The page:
American flag waving in blue sky

Walker HeadshotBy Executive Director J. Brent Walker

A New Year’s resolution to defend religious liberty in 2015? Yes, but let’s be real.

Eric Metaxas challenges us in a recent BreakPoint commentary to resolve to care more about religious liberty in the upcoming year. So far, so good. The BJC does that every year. But threats to religious liberty he mentions are mostly misleading, one-sided and cast a blind eye to the effect of the requested accommodation on people who do not share those religious views.

When defending religious liberty, we always should be vigilant both in the United States and certainly around the world where persecution of Christians and others is rampant and heartbreaking. But, when we do, we must not exaggerate the threats, be selective in the ones we identify and neglect the rights and well-being of fellow citizens of other religious traditions and those who are not religious at all.

First, take a few of the examples that Metaxas cites in his commentary:

• He laments that “Christian bakers and florists” are being told to “support” same-sex marriages or face ruinous fines. Let’s be clear: All Christians do not oppose same-sex marriage. For those who do, their church or clergy are never going to be required to perform one, period. But those on the periphery of the marital enterprise occupy a more tenuous position. Running a commercial, profit-making business usually does not suggest one supports or even agrees with the religion or lifestyle of customers or how they use their bought-and-paid-for goods and services. Stated in legalese, people who bake a cake or sell flowers may not be deemed to have their religious liberty “substantially burdened” when those inanimate items, in the stream of commerce, wind up in a same-sex marriage ceremony. These business owners perhaps have a better argument when they are asked, in effect, to be more closely involved in the wedding ceremony — say, photographers, wedding planners and musicians. The outcome of such cases remains to be determined.

• Metaxas decries the plight of the owners of Hobby Lobby being told by the Obama administration they must provide employees with a drug they believe induces abortions. He also says that religious ministries like the Catholic Little Sisters of the Poor and religiously affiliated institutions of higher learning, such as Wheaton College, should also be relieved of obligations to participate in the Affordable Care Act.
But, news flash: Hobby Lobby won! And it was no small victory. Indeed, two decades ago no one thought that large, for-profit corporations would be deemed capable of exercising religion and permitted to assert the benefits of the 1993 Religious Freedom Restoration Act. Moreover, even religiously affiliated nonprofits and colleges have been extended an accommodation to opt out of the program and, so far, received favorable attention by the courts.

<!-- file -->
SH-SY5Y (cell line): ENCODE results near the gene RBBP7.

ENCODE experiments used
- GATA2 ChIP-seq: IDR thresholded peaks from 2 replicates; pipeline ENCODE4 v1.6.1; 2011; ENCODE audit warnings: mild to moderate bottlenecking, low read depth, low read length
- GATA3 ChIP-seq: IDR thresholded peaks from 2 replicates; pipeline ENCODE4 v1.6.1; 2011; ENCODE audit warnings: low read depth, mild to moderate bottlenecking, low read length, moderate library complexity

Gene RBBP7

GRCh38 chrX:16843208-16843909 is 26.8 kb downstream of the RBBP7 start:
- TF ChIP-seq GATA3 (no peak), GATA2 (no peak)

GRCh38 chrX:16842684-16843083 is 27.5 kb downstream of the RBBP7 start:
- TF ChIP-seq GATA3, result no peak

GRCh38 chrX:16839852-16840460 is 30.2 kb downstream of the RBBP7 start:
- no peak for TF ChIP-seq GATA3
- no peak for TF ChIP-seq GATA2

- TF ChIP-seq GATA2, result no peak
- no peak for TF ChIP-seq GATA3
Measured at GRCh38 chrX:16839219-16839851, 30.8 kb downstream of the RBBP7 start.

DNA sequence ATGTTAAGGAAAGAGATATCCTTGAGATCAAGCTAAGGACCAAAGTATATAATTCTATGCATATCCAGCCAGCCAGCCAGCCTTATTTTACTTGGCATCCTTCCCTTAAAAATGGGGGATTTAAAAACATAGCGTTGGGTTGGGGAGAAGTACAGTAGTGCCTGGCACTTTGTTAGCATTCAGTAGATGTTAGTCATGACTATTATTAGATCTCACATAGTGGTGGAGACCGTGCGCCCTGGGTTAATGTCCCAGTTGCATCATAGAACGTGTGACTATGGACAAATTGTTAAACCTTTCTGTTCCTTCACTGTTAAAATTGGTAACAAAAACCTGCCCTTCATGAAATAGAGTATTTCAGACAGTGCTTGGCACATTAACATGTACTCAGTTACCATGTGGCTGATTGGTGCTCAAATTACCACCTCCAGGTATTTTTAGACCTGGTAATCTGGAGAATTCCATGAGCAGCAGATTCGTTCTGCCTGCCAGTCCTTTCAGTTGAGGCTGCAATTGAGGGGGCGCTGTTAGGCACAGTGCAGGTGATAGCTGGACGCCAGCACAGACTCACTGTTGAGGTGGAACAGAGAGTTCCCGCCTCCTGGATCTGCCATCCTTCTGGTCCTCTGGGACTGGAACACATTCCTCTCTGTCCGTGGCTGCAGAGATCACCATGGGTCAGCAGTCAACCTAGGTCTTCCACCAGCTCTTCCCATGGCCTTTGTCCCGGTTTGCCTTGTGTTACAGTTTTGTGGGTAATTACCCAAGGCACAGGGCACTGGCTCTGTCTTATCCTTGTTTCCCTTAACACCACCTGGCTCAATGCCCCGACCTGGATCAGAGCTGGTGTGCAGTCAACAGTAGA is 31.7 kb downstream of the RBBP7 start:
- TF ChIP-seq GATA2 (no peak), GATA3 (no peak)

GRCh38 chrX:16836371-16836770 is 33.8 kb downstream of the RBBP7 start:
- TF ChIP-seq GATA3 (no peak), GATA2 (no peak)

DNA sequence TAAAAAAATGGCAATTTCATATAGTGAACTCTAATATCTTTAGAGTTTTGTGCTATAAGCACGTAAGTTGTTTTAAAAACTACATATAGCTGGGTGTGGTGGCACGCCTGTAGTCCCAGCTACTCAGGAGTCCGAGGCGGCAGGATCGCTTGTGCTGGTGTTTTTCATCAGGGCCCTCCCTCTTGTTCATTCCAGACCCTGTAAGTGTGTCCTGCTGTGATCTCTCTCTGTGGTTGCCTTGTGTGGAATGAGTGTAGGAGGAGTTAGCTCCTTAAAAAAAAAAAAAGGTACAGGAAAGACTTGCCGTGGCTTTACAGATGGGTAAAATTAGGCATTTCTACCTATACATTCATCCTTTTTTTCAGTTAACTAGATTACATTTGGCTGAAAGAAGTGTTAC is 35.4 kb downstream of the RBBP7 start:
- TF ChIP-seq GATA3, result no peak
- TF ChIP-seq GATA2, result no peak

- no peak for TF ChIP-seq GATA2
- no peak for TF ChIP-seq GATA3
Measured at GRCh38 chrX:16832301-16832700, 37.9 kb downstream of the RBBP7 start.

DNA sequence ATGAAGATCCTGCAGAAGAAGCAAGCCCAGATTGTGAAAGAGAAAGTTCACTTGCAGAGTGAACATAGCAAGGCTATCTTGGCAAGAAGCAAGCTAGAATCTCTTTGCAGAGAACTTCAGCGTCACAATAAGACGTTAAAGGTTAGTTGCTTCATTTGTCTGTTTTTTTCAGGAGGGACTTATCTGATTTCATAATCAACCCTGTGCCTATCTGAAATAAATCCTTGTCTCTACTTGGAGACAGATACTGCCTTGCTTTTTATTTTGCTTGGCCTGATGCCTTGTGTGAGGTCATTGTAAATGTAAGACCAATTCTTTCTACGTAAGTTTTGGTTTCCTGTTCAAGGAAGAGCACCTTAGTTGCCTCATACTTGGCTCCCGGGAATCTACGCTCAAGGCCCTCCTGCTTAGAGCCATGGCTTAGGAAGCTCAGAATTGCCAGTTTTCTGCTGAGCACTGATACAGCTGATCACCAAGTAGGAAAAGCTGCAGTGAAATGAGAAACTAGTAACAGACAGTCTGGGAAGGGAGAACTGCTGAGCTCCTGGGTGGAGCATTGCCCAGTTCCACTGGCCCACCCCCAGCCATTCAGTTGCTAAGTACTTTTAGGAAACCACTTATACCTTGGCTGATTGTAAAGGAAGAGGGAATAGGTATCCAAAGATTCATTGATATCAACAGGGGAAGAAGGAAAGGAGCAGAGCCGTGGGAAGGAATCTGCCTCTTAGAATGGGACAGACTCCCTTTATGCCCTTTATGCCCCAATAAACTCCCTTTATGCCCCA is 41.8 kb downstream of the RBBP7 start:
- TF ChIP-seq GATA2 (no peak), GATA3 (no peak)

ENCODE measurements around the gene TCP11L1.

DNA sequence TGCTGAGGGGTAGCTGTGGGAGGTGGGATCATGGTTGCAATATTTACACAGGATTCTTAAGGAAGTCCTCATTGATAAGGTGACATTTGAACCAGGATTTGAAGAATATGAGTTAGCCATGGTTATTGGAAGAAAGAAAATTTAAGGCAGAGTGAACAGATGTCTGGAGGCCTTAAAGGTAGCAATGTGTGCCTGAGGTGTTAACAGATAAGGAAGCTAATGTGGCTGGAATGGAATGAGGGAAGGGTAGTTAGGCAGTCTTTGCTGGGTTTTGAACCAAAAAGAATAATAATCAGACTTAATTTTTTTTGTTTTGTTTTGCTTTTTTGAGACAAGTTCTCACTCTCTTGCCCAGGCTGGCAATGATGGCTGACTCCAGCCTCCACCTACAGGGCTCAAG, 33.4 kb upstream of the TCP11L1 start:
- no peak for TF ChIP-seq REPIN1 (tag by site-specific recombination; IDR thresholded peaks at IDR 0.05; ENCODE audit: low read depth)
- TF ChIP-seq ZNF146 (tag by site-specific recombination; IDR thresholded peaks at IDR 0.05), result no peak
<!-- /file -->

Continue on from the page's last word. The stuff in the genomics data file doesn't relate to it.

• Metaxas properly points to the incident of the mayor of Houston subpoenaing the sermons of pastors. But, a stern letter to the mayor signed by many religious leaders and religious liberty advocates, including myself, quickly engendered a retraction of the subpoena.

Second, all of the issues Metaxas mentions — as well as many others who lament the decline of religious liberty in America — deal only with the free exercise of religion. Yes, free exercise is critically important. It is guaranteed in the First Amendment. But the First Amendment also bans the establishment of religion. We must enforce both of these clauses for religious freedom to be fully protected. As soon as government starts to advance religion or take sides in religious disputes favoring one religion over another, someone’s religious liberty is denied. Examples of the diminution of the Establishment Clause include: government-sponsored religious exercises in the form of legislative prayer, usually Christian prayers, that the Court recently upheld in Town of Greece v. Galloway; taxpayer funding of religious ministries and religious education; and government-sponsored religious symbols, such as crosses and crèches depicting the birth of Jesus. We must not cleave the First Amendment into an either/or proposition. Both no establishment and free exercise!

Third, certainly religious exercise should be accommodated robustly when only the rights of the religious claimant are involved. But where the well-being and rights of other citizens are thereby compromised or prejudiced — arguably, for example, the workers at Hobby Lobby who desire contraception coverage — then government (and the courts in particular) must balance the rights in conflict and render a decision that seeks a win-win result as far as is possible. Religious liberty must be accommodated, but with a watchful eye to ensure that others are not harmed. The old saw is true: the right to swing my fist ends where your nose begins.

So, yes, resolve to defend religious liberty in 2015. But when we do, we must be careful to protect everyone’s religious liberty, be as concerned about government trying to help religion as hurt it, and make sure Citizen B does not have to suffer because of Citizen A’s religious protection in our vibrant, religiously plural constitutional democracy.


From the January 2015 Report From the Capital. Click here to read the next article.